The workings of government appear to be paralyzed by the crisis gripping the provincial NDP.

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The workings of government appear to be paralyzed by the crisis gripping the provincial NDP.

A cabinet spokesman on Friday was unable to tell the Free Press when cabinet would next meet -- or when Treasury Board, the committee of cabinet that approves government spending, would gather next.

Those who do business with government say things have come almost to a standstill within the legislature as the standoff plays out between Premier Greg Selinger and those within his caucus who want him to resign.

The building was unusually quiet Friday.

Opposition Leader Brian Pallister was there, though, repeating his demands the government call a new sitting of the legislature and lay out its game plan in a throne speech.

'Right now what we're seeing is a government that's so dysfunctional and so preoccupied with its internal battles that it's failing the democratic rights of Manitobans' ‐ PC Leader Brian Pallister

"Right now what we're seeing is a government that's so dysfunctional and so preoccupied with its internal battles that it's failing the democratic rights of Manitobans," Pallister said.

The New Democrats normally call a three-week sitting of the legislature beginning in mid-November.

Bruce Owen / Winnipeg Free Press
Politicians normally return to the legislature in mid-November for a throne speech. So far, there�s been no indication that will happen.

Bruce Owen / Winnipeg Free Press Politicians normally return to the legislature in mid-November for a throne speech. So far, there�s been no indication that will happen.

As of Friday, however, there was no word on whether that would happen.

On Monday, two members of Selinger's cabinet, Finance Minister Jennifer Howard and Municipal Affairs Minister Stan Struthers, suggested publicly the premier should resign.

That followed a Saturday report in the Free Press that said the premier had lost the support of as many as half his caucus and a number of high-ranking party members.

On Tuesday, as three more cabinet ministers added their names to the list suggesting Selinger ponder his future, the premier called a dramatic news conference in which he pledged to remain on the job.

On Thursday, it was revealed the five ministers who openly questioned his leadership would remain in their jobs -- at least for now. They agreed to meet Selinger but there was no indication as of Friday when the two sides would meet.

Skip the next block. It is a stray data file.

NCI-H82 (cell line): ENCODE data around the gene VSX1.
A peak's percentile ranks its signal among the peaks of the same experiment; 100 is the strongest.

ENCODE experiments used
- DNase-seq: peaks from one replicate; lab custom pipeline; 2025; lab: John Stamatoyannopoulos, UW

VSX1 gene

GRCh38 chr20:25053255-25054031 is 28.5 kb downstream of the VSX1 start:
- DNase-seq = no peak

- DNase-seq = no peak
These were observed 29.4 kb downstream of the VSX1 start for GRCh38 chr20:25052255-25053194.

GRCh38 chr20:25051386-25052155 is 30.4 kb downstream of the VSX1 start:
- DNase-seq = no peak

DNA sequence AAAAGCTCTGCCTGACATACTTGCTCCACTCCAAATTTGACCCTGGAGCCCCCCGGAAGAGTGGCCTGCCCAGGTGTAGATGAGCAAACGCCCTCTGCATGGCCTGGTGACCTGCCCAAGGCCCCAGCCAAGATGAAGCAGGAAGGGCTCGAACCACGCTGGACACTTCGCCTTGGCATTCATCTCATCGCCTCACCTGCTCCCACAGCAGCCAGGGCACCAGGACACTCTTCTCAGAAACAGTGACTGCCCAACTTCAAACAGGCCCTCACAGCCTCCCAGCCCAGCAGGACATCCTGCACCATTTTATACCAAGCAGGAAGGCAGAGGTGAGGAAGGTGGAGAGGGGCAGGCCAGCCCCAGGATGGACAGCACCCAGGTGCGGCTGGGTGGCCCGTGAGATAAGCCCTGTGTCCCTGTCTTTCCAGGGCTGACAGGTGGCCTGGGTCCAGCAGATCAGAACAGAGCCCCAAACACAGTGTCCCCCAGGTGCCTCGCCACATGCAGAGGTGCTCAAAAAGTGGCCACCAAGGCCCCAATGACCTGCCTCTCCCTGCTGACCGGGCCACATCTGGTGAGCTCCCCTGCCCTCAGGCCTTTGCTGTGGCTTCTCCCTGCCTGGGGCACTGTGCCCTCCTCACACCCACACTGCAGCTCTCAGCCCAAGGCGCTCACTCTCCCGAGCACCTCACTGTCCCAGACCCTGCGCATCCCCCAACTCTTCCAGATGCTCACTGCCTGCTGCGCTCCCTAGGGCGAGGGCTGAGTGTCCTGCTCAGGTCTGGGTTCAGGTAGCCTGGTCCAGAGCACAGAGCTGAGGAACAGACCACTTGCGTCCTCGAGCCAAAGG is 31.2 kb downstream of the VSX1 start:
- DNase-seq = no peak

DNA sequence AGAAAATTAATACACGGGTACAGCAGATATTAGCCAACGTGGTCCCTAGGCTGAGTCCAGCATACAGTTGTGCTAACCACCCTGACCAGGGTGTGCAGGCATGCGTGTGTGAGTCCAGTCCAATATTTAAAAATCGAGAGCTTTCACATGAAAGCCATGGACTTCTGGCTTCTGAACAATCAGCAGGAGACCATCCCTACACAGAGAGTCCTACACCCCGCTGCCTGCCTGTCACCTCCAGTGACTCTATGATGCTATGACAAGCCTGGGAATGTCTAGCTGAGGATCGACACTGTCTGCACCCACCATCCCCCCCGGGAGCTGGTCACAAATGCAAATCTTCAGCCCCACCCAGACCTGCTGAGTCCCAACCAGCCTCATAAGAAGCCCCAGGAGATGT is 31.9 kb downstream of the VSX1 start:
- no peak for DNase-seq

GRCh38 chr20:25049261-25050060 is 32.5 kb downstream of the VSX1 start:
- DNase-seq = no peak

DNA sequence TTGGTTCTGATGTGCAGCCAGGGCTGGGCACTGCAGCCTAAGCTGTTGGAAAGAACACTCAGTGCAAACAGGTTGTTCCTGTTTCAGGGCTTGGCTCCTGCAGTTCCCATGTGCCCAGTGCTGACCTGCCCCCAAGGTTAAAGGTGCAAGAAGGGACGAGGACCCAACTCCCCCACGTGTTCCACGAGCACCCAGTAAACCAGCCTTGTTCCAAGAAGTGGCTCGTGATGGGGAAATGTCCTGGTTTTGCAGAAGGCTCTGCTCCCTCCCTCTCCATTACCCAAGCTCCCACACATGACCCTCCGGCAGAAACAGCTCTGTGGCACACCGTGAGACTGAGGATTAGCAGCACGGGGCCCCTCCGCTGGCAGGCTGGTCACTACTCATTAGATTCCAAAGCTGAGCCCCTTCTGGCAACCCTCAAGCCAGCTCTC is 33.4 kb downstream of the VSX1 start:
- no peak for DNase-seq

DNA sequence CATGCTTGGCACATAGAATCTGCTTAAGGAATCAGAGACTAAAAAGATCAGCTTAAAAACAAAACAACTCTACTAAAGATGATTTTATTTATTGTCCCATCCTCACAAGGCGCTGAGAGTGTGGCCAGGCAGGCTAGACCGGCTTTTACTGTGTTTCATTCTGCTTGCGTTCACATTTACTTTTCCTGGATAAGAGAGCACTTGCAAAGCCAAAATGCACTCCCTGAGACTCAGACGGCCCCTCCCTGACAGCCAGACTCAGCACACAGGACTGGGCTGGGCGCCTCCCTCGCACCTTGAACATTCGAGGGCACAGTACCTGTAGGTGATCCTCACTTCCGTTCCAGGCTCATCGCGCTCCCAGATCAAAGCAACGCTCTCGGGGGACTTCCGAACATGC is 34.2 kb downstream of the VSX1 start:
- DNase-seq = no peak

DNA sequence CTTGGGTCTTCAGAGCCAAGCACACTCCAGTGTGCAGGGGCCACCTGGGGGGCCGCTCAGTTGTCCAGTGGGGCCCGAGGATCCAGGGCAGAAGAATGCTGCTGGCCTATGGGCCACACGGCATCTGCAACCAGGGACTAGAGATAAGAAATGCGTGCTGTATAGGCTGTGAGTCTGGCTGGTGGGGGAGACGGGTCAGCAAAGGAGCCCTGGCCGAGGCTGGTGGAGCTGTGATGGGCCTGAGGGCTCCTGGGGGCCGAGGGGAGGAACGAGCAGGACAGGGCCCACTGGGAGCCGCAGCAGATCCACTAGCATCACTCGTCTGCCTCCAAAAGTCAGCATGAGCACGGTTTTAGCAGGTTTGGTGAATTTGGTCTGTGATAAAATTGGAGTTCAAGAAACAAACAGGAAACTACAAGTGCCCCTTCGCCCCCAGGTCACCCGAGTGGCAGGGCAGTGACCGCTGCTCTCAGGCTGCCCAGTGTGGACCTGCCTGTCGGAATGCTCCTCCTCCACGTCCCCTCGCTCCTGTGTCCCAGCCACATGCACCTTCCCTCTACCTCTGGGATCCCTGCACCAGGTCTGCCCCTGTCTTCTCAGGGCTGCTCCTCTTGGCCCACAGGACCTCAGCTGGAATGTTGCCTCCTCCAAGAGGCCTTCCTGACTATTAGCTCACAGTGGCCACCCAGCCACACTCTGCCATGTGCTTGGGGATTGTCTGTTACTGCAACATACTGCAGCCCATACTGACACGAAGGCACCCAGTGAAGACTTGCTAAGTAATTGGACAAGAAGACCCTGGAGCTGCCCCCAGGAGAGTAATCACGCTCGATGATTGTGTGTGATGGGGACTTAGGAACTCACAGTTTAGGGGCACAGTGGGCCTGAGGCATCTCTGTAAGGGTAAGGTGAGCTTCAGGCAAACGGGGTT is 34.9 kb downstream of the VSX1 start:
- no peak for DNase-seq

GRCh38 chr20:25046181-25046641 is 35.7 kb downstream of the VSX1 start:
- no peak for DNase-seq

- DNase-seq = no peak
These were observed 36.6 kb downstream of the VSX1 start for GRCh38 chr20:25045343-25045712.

Kelly Saunders, a Brandon University political scientist, said while a throne speech can be put off until 2015, work must proceed on a budget and cabinet needs to meet.

"I don't know, frankly, how the premier can go on. I was anticipating a resignation by the end of the week," she said late Friday.

Selinger cannot continue to govern without the support of his senior cabinet members, Saunders said.

BORIS MINKEVICH / WINNIPEG FREE PRESS files 
 Opposition Leader Brian Pallister wants a throne speech.

BORIS MINKEVICH / WINNIPEG FREE PRESS files Opposition Leader Brian Pallister wants a throne speech.

"I don't see how this can go on. And it can't go on for Manitobans either. They need to know that this is a government dealing with the pressing problems of the economy and health care and infrastructure -- and that they have confidence in their leaders. And right now I don't think anybody can say that," she said.

"The clock is ticking, I would imagine," she added.

Allen Mills, a political scientist at the University of Winnipeg, said the situation could drag out for some time, if Selinger and his detractors fail to make a move.

There are no rules forcing one side or the other to act, Mills said.

And the process for removing a leader within the New Democratic Party would take time.

"It's a very complicated chess game," he said.

Both sides will take an increasing political hit as the crisis drags on, Mills said.

"The public, I think, is going to see Selinger increasingly as weak, and the five of them as essentially ineffective," he said.

larry.kusch@freepress.mb.ca bruce.owen@freepress.mb.ca

Larry Kusch

Larry Kusch
Legislature reporter

Larry Kusch didn’t know what he wanted to do with his life until he attended a high school newspaper editor’s workshop in Regina in the summer of 1969 and listened to a university student speak glowingly about the journalism program at Carleton University in Ottawa.

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